Homeland, Carrie and Brody, Was it Love?: Part I

As I’ve written before, I didn’t know who Damian Lewis was until Jennifer Lawrence went full-on fangirl over him on camera. Until then, I’d heard of Homeland only thru my Twitter timeline, taken over by live tweeters every Sunday night. And what you learn from following timelines for a show is 1) a lot of people you like to keep up with on Twitter watch a show, and 2) a lot of those people, when they are watching said show, are often reduced to exclamations of “OMG #Homeland”, “WTF #Homeland”, “Wow, didn’t see that coming #Homeland”, and the very informative “Can’t wait till next week #Homeland”.

So, JLaw’s unscripted display of awesome awe at seeing Brody on a red carpet combined with the wealth of information from my timeline drove me to pursue the show. I got the basic premise and players and knew it came from the folks who made 24, but, foolishly, before deciding to shell out the Showtime subscription, I started with trying to find clips on YouTube. All I found were music videos, and the kiss in the parking lot was immediately spoiled.

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Homeland, Carrie and Brody: Was it Love?

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Took many breaks while walking us all through the love story told on Homeland Seasons 1-3, and, while we wile away what remains of the summer, this time I plan to finish it. Here’s where the “argument” starts.  Continue reading “Homeland, Carrie and Brody: Was it Love?”

Band of Brothers at 17: Before and After 9/11

onecollageSeventeen years ago on September 9, 2001, a documentary-like mini-series tribute to D-Day and to WWII, Band of Brothers, aired its two first episodes. Two days later that same year the world turned upside down. It was very difficult for any entertainment to be very entertaining in the days after September 11, 2001. If there were people who looked at ratings, advertising revenue, critical reviews and other such metrics to gauge the success of a series, chances are that they, like the rest of us, were distracted by other headlines. On this anniversary, I wanted to examine how Band of Brothers was perceived by critics, before and after September 11, 2001.

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Revisiting Dick Winters

On the 17th anniversary of Band of Brothers, my post will be a revisit to my second post on this blog, “Before Nicholas Brody, there was Dick Winters”. Seems the love for Band of Brothers has never abated in anyone’s minds and the honor of portraying a true American hero lives on in Damian’s mind too. He tweeted on Winters’ death anniversary:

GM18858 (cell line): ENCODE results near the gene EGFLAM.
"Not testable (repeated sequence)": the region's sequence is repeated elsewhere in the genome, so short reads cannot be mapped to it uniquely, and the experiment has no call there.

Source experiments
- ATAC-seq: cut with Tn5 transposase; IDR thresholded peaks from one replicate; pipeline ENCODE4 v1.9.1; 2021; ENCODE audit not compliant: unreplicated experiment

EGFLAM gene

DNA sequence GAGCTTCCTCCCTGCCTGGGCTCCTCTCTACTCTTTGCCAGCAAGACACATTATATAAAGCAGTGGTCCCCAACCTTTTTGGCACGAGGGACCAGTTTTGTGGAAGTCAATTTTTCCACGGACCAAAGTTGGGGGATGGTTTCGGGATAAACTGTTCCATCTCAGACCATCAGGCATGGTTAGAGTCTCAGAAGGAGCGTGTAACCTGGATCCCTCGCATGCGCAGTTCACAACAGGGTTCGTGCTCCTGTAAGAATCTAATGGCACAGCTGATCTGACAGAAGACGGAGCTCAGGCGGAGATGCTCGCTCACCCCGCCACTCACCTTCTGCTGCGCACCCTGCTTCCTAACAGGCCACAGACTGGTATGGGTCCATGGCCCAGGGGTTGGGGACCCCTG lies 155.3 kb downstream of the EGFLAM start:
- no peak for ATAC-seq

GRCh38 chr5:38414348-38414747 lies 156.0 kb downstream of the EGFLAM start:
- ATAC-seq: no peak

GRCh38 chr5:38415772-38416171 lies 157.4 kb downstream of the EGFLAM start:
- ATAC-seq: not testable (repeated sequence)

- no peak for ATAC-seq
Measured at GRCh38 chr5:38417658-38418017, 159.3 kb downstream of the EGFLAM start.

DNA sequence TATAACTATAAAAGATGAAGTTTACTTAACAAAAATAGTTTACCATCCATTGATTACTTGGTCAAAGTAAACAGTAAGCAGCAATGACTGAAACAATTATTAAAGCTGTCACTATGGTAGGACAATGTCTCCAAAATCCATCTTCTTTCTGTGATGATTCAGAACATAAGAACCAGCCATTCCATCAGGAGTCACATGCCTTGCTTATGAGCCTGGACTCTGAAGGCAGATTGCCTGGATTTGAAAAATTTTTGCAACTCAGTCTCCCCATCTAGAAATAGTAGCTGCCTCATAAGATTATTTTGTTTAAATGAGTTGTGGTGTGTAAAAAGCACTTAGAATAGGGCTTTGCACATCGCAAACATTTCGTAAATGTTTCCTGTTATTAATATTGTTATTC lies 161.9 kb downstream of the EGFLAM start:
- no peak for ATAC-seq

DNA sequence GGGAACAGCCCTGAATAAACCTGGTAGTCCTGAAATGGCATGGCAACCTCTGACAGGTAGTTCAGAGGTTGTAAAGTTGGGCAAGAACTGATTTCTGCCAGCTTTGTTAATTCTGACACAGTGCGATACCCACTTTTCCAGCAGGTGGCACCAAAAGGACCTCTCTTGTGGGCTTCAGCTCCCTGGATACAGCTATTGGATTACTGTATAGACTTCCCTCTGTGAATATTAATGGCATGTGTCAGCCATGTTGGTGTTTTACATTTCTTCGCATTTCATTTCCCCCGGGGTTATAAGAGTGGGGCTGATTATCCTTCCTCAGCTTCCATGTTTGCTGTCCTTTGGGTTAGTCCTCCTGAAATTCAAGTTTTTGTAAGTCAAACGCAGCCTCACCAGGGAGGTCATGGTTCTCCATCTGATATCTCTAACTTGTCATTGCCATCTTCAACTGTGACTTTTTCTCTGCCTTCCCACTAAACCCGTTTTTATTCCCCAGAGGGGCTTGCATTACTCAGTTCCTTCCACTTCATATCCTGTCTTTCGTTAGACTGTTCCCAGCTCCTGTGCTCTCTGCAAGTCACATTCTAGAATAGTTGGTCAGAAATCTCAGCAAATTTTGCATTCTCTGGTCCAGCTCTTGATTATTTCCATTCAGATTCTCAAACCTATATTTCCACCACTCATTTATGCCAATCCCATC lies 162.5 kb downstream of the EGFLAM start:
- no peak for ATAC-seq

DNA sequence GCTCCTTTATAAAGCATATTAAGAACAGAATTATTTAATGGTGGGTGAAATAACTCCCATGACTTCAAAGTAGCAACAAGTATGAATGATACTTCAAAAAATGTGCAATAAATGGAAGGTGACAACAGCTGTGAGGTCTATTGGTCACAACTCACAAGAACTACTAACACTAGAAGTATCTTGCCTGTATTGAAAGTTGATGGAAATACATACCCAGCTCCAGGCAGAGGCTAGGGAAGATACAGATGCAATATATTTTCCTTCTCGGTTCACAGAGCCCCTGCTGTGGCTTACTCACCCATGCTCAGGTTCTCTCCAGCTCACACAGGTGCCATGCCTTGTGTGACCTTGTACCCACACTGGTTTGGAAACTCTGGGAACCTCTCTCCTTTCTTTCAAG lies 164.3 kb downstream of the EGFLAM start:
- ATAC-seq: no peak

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Much Ado About Nothing

Ah, the romantic comedy: A genre when presented as an evening’s viewing option has sent many an otherwise lovey-dovey couple to opposite ends of the couch. I have to say the romantic comedy has never been my first stop when Netflix surfing. Actually, it’s rarely my choice at all, unless When Harry Met Sally is on (the last great romantic comedy, IMO) or the least appreciated but my personal favorite of the Meg Ryan/Tom Hanks vehicles: Joe vs. the Volcano. [The guy falls for different versions of the SAME woman; how much more romantic (and comedic) can you get?]

William Shakespeare knew a thing or two about romantic comedies. In fact, he invented the genre! The formula of boy meets girl, they run up against some obstacles, surmount said obstacles with the help of a jocular coterie of friends, and live happily ever after: That’s Shakespeare! And perhaps the most seminal of his romantic comedies is Much Ado About Nothing. The plot and characters gave rise to many adaptations and permutations. There was the beautifully hilarious big-screen adaptation in 1993 with real-life couple-at-the-time Kenneth Branagh and Emma Thompson. More recently, in 2012, there was another lovely big-screen adaptation, this time by Joss Whedon, set in modern times but true to Shakespearean language. And between those two, in 2005, our very own Damian Lewis starred as Benedick in a BBC adaptation of the story, set in modern times with modern language, for their series Shakespeare ReTold.

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A Lesson in Rhetoric: Damian Lewis as Antony

To be filed in the category of “This is a guy who makes you want to go back to school”, we learned and reported (on our lovely sister site damian-lewis.com) that Damian’s version of Antony’s funeral speech from Julius Caesar, for The Guardian’s video series Shakespeare Solos, was featured in a seminar on rhetoric. This wasn’t an avenue for literary criticism or drama theory, but a newsletter on effective public speaking.

How is speaking any different from writing and reading, you may wonder? Well, there are components to classical rhetoric, when dissected, can show you what makes one speech different from another. Such an analysis would reach your brain (or at least attempt to). Alternatively, we can talk about how a speech makes you feel. Granted we’re not seeing much great oratory from our current elder statesmen, so examples are few and far between. But, there was a time, wasn’t there? In our not too distant history, when a leader spoke, it did a heart good to hear, didn’t it?

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